We often receive inquiries from nonprofit organizations and associations who wonder if a WordPress multisite is the right choice for their organizations’ website needs. They want to manage chapter sites, have several departments that want their “own” websites without managing a complete build, or need a branded website presence for events held annually. Here are some examples of popular sites using WordPress multisite structure:
- WordPress.com (millions of blogs with subdomains)
- BBC America (different sites for different shows)
- The New York Times (blogs on different topics)
- Harvard Blogs (teacher-student generated blogs)
WordPress offers robust multisite functionality, which can be a good option for some organizations – but not for all. Read on for our thoughts on determining if a multisite setup is a suitable choice for your nonprofit or organization!
At a high level:
- Does your organization have a hierarchical setup such as government/agencies, universities/departments, or a network of related blogs sharing resources?
- Do all subsites use the same branding and elements of the theme? Building a parent theme and multiple child themes for each site is more efficient.
Yes! Consider a multisite
If you still want to consider multisite development, here are some pros and cons of the approach.
- Centralized Dashboard: You can manage all sites from the same dashboard through a single Super Admin user. Only a superuser (not an admin) can install themes and plugins.
- Efficiencies in Development and Upgrades: You need to install themes and plugins only once, and then you can activate them across the entire network. Also, you execute the upgrade process only once.
- Save Server Space: Installing plugins only once across all sites saves server space.
- Hosting: combine all your sites onto one hosting plan.
- Quicker Backups: Instead of making backups of several databases, there is only one database with various sub-databases and subdirectories.
- Single Account: A user can access all the subsites with a single account, meaning that site managers don’t have to maintain separate accounts for each site.
That’s the good news. But there are also some potential drawbacks to consider.
- Centralized Platform: Site admins can’t manage plugins and themes, only super admins. This means site admins might not have the autonomy they’re used to. You could technically get around this problem with a plugin or code by tweaking user role permissions, but that’s more work.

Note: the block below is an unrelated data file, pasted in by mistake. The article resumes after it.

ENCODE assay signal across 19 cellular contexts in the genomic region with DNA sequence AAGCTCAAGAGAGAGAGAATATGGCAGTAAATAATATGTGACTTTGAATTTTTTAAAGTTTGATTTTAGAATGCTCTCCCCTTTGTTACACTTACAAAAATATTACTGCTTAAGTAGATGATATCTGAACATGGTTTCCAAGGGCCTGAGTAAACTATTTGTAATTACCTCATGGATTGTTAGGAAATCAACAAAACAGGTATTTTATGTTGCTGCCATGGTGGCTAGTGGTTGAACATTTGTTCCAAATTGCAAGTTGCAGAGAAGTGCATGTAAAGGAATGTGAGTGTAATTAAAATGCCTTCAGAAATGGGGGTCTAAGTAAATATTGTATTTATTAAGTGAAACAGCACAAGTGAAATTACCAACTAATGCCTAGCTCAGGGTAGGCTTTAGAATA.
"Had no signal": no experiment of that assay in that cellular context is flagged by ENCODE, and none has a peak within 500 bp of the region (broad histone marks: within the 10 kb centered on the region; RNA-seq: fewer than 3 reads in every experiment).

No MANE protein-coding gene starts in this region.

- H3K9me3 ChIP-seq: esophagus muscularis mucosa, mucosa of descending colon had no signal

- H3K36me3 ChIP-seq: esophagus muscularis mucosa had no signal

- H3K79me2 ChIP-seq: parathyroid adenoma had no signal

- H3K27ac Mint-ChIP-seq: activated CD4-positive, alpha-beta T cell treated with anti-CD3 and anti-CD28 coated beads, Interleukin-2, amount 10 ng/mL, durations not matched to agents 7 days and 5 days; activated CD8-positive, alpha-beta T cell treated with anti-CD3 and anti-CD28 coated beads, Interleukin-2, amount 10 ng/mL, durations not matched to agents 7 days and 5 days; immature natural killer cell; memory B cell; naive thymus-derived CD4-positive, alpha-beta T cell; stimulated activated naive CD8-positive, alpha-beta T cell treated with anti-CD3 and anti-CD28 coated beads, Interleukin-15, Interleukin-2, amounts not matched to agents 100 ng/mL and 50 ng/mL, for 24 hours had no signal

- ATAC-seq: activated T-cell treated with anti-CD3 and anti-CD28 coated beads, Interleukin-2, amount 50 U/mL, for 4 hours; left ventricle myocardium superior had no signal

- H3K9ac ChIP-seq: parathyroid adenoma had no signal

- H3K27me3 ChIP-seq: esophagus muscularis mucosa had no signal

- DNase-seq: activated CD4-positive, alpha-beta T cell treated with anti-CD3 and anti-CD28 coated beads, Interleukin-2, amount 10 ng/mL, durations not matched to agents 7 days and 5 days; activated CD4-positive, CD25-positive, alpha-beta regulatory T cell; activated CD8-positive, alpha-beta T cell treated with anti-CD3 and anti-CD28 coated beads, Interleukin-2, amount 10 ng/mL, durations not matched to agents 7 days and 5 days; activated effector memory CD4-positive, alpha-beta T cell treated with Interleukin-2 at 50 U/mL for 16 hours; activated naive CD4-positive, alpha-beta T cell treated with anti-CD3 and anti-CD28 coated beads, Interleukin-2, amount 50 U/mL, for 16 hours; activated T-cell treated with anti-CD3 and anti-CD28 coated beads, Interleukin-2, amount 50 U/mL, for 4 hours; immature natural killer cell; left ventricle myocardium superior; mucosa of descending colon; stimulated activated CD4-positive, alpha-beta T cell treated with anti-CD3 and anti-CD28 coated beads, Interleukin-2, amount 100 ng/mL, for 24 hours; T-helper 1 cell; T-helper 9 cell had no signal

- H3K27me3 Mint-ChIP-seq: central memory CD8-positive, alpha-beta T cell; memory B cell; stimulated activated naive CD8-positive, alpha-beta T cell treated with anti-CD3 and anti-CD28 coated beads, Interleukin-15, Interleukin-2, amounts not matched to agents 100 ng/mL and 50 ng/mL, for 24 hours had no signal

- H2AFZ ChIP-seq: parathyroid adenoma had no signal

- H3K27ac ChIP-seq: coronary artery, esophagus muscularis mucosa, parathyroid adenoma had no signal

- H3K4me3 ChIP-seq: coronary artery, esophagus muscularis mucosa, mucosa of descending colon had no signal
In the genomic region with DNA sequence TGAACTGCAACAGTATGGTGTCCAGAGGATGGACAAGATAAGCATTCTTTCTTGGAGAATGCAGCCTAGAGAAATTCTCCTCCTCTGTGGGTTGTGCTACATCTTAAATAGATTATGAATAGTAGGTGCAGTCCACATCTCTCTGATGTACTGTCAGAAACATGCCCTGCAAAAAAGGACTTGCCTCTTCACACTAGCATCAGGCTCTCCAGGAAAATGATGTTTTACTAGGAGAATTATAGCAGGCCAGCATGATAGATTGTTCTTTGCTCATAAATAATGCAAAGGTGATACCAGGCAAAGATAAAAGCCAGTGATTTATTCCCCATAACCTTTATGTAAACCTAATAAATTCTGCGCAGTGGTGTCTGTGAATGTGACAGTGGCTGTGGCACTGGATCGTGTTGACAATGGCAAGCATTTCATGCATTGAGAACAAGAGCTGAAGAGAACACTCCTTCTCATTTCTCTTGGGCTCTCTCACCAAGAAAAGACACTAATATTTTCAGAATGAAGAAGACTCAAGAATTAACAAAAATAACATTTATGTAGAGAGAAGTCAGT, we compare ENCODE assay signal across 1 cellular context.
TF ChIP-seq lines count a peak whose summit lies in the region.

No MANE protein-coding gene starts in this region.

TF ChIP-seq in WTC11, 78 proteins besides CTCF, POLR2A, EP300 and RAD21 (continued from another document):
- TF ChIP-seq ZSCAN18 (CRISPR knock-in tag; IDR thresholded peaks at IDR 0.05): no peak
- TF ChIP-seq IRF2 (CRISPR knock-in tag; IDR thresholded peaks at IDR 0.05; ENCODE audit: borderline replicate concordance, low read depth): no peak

- Security Problems: A hacker attack or just downtime on your server affects all your sites. A data breach will involve all the data of all the sites. A malfunctioning plugin will affect the whole network.
- Theme and Plugins Compatibility: Not all plugins and themes work on WordPress’s multisite structure. If they do, premium plugins usually charge a bit more.
- Problem Sharing: If one site in the network gets more traffic and consumes more resources, it will also affect the other sites. (This is easy to solve by opting for more robust WordPress hosting but may be a factor for budgeting.)
- Shared Users: All sites share the same user profiles. For example, you cannot create the same user two times for two different sites on the network. Logged-in users are logged in for all sites.
- Future Considerations: If one site becomes too big, or if the number of sites increases too much, the whole network will slow. At that point (or for any other reason), switching from your multisite installation back to a single-site structure is hard to achieve.
If you are considering multisite merely for the convenience of managing multiple WordPress sites from a single dashboard, consider managed services with a service provider like ManageWP. This is a paid service that includes other benefits like security, backups, and cloning.
As we often say when asked what the best path is for technology, “it depends,” – but there are definitely use cases where a WordPress multisite could offer efficiencies for your organization.
If you are considering a new website for your nonprofit or association and would like to discuss it, contact Fíonta! We’d be happy to talk through the specific options for your organization.